Eligibility

Ages Eligible for Study:   12 Years to 21 Years
Genders Eligible for Study:   Both
Accepts Healthy Volunteers:   No
Criteria

Inclusion/Exclusion Criteria Inclusion Criteria: To be included, all subjects must…

  • have an authorized parent/legal guardian who understands the nature of the study and who provides written informed consent if the study subject is younger than 18 years of age. Additionally, each subject must provide assent to the study;
  • be fluent in English;
  • be 12 to 21 years of age, inclusive;
  • be using a medically accepted means of contraception (i.e., oral contraceptives and barrier methods (diaphragm or condom), medroxyprogesterone acetate injectable suspension, abstinence) if female and of menarche. Oral contraceptives alone are not acceptable means of contraception because concomitant use of topiramate and low estrogen oral contraceptive pills may lead to oral contraceptive failure;
  • have a diagnosis of bipolar I disorder in a current manic or mixed episode, in addition to a cannabis use disorder (which includes abuse or dependence) within 28 days prior to screening, as determined by the WASH-U-KSADS;
  • have an initial YMRS total score of >16 at screening and baselines;
  • use cannabis a minimum of twice per week on average during the 28 days prior to screening.

Exclusion Criteria: Subjects will not be eligible for participation if they…

  • have a known history of mental retardation;
  • are acutely intoxicated, and thus impaired;
  • have manic or depressive symptoms resulting entirely from acute medical illness or acute intoxication or withdrawal from drugs or alcohol, as determined by medical evaluation and rapid symptom resolution;
  • have clinically significant alcohol or other drug withdrawal symptoms, as determined by vital signs, The Clinical Institute Withdrawal Assessment for Alcohol Scale - Revised (CIWA-Ar)24, and physician interview;
  • have any unstable medical or neurological illness as determined by a study physician;
  • have laboratory abnormalities >3 times upper limits of established normal values;
  • as females, have a positive serum (screening and week 16) or urine pregnancy test (at baseline and weeks 1-16), are lactating, or are not practicing a reliable form of birth control;
  • have a history of nephrolithiasis, since topiramate has been associated with an elevated risk of kidney stones;
  • require concurrent treatment with mood stabilizers, anticonvulsants, or antidepressants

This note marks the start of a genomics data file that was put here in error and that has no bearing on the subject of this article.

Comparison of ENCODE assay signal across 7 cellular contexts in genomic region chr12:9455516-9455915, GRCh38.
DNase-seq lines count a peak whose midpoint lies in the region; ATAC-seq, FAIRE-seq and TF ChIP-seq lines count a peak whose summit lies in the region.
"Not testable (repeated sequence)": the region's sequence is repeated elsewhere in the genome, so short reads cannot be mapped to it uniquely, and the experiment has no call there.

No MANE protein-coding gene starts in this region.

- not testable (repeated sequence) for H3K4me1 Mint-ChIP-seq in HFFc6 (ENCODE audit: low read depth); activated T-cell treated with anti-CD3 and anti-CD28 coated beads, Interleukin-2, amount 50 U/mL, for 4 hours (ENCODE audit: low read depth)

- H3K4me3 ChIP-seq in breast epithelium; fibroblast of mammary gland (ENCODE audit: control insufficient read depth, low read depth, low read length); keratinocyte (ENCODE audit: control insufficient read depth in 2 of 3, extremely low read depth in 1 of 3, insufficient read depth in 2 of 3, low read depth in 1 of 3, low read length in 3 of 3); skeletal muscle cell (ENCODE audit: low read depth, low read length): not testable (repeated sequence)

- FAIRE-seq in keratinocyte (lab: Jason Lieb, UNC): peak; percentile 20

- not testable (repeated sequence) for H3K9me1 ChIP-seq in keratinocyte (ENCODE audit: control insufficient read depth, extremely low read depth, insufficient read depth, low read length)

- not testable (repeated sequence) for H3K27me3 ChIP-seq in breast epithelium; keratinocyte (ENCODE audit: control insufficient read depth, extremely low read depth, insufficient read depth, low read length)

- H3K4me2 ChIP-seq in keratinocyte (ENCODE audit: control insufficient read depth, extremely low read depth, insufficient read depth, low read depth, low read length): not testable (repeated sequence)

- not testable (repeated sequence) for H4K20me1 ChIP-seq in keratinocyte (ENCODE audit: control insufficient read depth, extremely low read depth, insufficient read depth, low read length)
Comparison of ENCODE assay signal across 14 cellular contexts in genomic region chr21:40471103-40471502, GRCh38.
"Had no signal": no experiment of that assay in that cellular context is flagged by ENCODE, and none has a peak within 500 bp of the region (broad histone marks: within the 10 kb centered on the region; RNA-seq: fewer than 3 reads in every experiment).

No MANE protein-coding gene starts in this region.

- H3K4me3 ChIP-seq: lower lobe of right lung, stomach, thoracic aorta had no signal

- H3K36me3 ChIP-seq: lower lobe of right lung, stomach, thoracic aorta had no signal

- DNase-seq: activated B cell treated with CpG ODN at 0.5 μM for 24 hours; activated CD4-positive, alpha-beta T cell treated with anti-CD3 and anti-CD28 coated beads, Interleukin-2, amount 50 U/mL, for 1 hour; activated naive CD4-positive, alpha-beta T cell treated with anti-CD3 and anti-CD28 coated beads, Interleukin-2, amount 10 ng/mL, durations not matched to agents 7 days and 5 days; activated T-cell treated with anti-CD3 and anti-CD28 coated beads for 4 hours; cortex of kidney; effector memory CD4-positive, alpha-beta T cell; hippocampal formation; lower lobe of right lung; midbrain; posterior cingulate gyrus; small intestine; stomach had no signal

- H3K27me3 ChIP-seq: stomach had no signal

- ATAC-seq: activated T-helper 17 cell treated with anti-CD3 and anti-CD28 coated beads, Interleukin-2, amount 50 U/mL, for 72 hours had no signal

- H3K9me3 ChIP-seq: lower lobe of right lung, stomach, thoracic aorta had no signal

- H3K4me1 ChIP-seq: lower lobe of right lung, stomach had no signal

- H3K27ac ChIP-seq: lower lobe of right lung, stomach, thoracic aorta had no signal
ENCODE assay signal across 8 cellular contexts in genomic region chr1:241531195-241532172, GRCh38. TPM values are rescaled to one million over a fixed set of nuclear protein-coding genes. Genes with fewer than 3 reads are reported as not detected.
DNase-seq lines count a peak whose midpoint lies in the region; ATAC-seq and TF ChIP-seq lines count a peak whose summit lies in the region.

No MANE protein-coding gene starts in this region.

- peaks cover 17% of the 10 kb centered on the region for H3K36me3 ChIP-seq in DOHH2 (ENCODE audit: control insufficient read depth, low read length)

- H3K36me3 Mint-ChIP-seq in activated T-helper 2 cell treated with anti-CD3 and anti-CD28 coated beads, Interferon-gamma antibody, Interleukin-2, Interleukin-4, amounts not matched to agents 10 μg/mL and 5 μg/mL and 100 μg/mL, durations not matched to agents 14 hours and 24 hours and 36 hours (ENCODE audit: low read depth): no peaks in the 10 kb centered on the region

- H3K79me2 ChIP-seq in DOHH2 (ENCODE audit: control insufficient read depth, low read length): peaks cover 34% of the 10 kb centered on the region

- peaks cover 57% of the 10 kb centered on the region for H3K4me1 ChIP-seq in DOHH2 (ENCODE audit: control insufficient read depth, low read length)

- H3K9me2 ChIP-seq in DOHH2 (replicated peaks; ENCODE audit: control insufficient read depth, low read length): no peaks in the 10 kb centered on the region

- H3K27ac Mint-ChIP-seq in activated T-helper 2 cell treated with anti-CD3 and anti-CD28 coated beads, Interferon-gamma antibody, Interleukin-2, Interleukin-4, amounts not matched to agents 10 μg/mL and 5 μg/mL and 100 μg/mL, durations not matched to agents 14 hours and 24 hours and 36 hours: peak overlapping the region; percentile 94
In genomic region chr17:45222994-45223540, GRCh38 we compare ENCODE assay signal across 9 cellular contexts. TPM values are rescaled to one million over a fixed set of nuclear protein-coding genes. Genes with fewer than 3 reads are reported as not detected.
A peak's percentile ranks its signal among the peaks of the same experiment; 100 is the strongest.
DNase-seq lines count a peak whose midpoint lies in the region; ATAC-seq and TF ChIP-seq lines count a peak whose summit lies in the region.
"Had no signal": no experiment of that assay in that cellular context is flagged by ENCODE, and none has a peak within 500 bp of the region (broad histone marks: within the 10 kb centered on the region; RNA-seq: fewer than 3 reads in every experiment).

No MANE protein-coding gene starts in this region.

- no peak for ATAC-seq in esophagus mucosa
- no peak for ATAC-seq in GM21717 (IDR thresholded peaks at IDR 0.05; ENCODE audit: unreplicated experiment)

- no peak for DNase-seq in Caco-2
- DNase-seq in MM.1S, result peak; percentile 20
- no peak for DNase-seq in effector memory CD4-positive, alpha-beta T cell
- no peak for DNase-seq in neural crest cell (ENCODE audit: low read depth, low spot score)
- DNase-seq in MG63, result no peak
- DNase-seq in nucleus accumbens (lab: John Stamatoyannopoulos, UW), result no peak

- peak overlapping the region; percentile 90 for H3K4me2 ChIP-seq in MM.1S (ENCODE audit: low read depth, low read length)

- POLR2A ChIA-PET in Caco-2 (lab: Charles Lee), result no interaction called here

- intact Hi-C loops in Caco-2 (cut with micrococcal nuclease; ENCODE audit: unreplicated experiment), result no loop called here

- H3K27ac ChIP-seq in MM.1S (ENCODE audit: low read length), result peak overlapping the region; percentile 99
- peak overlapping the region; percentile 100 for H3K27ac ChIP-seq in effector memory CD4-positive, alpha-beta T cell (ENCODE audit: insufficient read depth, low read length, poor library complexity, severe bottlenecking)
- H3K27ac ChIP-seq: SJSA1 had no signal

• require concurrent treatment with carbonic anhydrase inhibitors.
  • have significant suicidal ideation
  • have been treated for a substance use disorder during 28 days prior to screening or are court-ordered to treatment for substance use to ensure that, if we detect a change in use with topiramate treatment, it is likely not due to these other confounding factors that might influence substance use. Peer support groups are not considered treatment for substance use. **Patients can be enrolled into the study that are already enrolled in a court ordered substance treatment, for at least 1 month prior to study enrollment, if they still meet the minimum cannabis use criterion.**
  • have been diagnosed or treated for an eating disorder, to make sure any weight loss does not contribute to an already underlying condition
  • have a family history of glaucoma, since topiramate has been associated with an elevated risk of glaucoma;
  • have a history of non-response or hypersensitivity to quetiapine or topiramate;
  • if scanning, have claustrophobia and/or contraindicated for magnetic resonance scanning (i.e. intraocular metallic objects, braces, cochlear implants, pacemakers, or other electrical, mechanical, or magnetically activated implants); and
  • if scanning, have a history of significant head trauma (i.e. injury resulting in loss of consciousness for greater than five minutes).
  Contacts and Locations
Choosing to participate in a study is an important personal decision. Talk with your doctor and family members or friends about deciding to join a study. To learn more about this study, you or your doctor may contact the study research staff using the Contacts provided below. For general information, see Learn About Clinical Studies.

Please refer to this study by its ClinicalTrials.gov identifier: NCT00393978

Locations
United States, Ohio
University of Cincinnati Medical Center
Cincinnati, Ohio, United States, 45219-0516
Sponsors and Collaborators
University of Cincinnati
Investigators
Principal Investigator: Melissa P DelBello, MD University of Cincinnati
  More Information

No publications provided

Responsible Party: Melissa Delbello, Professor, University of Cincinnati
ClinicalTrials.gov Identifier: NCT00393978     History of Changes
Other Study ID Numbers: NIDA
Study First Received: October 30, 2006
Last Updated: February 11, 2014
Health Authority: United States: Institutional Review Board

Keywords provided by University of Cincinnati:
Bipolar mania
Cannabis consumption

Additional relevant MeSH terms:
Bipolar Disorder
Marijuana Abuse
Affective Disorders, Psychotic
Mood Disorders
Mental Disorders
Substance-Related Disorders
Chemically-Induced Disorders
Topiramate
Quetiapine
Anticonvulsants
Central Nervous System Agents
Therapeutic Uses
Pharmacologic Actions
Neuroprotective Agents
Protective Agents
Physiological Effects of Drugs
Anti-Obesity Agents
Antipsychotic Agents
Tranquilizing Agents
Central Nervous System Depressants
Psychotropic Drugs

ClinicalTrials.gov processed this record on August 28, 2014